The Curious Bond Between Surfers and Burritos
My relationship with Mexican food developed like many who grew up in California: shortly after I could walk. For me, it came in the form of the “backdoor special”—a Styrofoam plate of beans, rice, guacamole and soft corn tortillas from a Laguna Beach Mexican restaurant called La Paz. Situated on the corner of the Pacific Coast Highway and Oak Street, La Paz opened up a side door for easy beach access, to keep their dining room floors safe from the sandy feet of surfers and beachgoers. My father and I would take the walk down from our small apartment, order from the side window, and then continue down to the public gazebo that overlooked the Pacific Ocean, where we would watch the surfers and eat as the sun set.
Years later, when I became a surfer, California-fied Mexican food became an essential part of my weekly diet. Like so many California surfers, I consumed no other menu item more than breakfast burritos.
My conversion was easy. I learned to surf before I could drive on the north side of the Newport Pier—a rickety-old wooden structure built in 1940. While the waves that break near the pier are perfect for beginners, the surrounding area was more back alley beach strip than a surfer’s paradise then. Dimly lit bars, tattoo parlors, and tourist shops full of tchotchkes dotted the immediate vicinity around the beach. A Burger King and a derelict donut shop stood as the only nearby food options before noon.
This usually meant that my friends and I were quickly shuttled out by our parents after surfing, having to wait until we got back home for grub. Then one overcast and chilly October morning, a few of us hitched a ride to the beach with Dave, the older brother of a friend. After surfing, he took us in his used minivan filled with boards and bros to a taqueria in nearby Costa Mesa with a sign that said only “Tacos Tacos.” Dave ordered first—a breakfast burrito, of course—and we all followed suit and ordered the same (after all, he was the elder of the group and the best surfer). I don’t remember much about the details of the burrito, but I know that after that I was hooked. Like broken boards, bad sunburns and first-time barrels, it became an essential part of the surfer lifestyle. I never questioned it.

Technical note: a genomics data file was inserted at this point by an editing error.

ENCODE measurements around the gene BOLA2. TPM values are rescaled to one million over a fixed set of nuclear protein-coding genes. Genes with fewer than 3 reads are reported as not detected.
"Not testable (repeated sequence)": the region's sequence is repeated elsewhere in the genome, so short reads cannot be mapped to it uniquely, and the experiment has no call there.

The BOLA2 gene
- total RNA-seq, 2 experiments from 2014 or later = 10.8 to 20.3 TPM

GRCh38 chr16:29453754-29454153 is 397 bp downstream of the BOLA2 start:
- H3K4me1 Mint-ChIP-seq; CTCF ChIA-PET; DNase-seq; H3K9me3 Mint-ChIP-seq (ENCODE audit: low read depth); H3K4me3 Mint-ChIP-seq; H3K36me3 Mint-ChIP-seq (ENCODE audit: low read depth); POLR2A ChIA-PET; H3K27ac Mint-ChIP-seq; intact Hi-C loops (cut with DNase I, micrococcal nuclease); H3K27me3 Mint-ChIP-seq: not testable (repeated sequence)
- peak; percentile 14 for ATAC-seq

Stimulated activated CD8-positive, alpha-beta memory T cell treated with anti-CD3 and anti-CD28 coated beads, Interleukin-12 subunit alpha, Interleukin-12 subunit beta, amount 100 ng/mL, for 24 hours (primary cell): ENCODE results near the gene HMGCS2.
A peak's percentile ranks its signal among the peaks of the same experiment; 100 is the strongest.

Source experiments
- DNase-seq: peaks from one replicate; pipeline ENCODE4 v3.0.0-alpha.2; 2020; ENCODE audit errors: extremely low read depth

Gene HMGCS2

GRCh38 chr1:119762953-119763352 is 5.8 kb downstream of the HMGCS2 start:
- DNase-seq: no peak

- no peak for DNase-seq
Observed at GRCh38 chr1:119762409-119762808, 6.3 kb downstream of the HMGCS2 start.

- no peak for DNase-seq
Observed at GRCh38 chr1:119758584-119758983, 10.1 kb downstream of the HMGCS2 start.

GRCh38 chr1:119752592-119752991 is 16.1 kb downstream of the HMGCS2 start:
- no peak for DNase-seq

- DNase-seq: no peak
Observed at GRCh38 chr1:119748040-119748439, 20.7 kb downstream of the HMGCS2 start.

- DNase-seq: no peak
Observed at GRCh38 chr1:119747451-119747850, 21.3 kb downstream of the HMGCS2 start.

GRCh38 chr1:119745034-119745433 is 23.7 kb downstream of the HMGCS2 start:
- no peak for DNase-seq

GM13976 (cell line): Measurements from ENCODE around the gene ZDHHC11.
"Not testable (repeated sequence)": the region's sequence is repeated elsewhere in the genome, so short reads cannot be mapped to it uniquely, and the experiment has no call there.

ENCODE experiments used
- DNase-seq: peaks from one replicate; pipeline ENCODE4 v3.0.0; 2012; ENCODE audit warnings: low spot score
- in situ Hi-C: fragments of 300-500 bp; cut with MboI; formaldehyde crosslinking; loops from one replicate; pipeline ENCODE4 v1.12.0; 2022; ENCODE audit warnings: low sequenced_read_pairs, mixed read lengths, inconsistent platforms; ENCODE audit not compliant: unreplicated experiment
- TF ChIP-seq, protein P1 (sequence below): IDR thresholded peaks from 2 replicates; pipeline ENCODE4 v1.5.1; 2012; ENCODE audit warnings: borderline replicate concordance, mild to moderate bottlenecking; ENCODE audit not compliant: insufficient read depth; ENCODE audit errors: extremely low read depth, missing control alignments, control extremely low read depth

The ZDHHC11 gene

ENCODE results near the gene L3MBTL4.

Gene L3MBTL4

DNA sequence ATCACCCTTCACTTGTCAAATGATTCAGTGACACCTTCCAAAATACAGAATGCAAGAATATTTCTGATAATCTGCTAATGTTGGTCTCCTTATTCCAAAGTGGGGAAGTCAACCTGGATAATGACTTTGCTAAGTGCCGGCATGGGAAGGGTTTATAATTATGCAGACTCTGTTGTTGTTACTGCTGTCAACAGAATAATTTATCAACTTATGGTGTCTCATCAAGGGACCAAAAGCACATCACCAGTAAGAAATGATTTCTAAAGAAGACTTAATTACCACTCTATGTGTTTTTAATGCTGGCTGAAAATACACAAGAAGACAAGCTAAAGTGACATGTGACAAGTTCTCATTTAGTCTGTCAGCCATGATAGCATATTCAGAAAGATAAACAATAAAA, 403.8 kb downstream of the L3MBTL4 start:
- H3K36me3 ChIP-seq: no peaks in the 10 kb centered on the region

The origins of the breakfast burrito are debated, but it’s largely believed that it originated not in California but in New Mexico, when it emerged as a menu item in 1975 at Tia Sophia’s—a small unassuming diner that still sits in downtown Santa Fe. It was only a matter of time before this innovation made its way west to California, where the modern burrito had already been prevalent for decades thanks to the state’s large Hispanic population. The burrito first appeared on a menu in the United States in the 1930s at the El Cholo Spanish Café in Los Angeles. By the 1980s, it was fast becoming a regular menu item at Mexican restaurants and diners throughout the Golden State. In 1991, it had officially gone national: McDonald’s introduced it as part of their breakfast menu.
Now breakfast burritos are as common to California as smog and gridlocked freeways at rush hour. And some of the most devoted fans of these delicious calorie bombs are surfers. On a near daily basis, they can be found in line, oftentimes still dripping wet, at one of the countless beachside taquerias, coastal cafes, and seaside diners that serve up these cheap eats, waiting to receive and devour the tortilla-wrapped communion of eggs, cheese, salsa, choice of meat and avocado that many of them worship.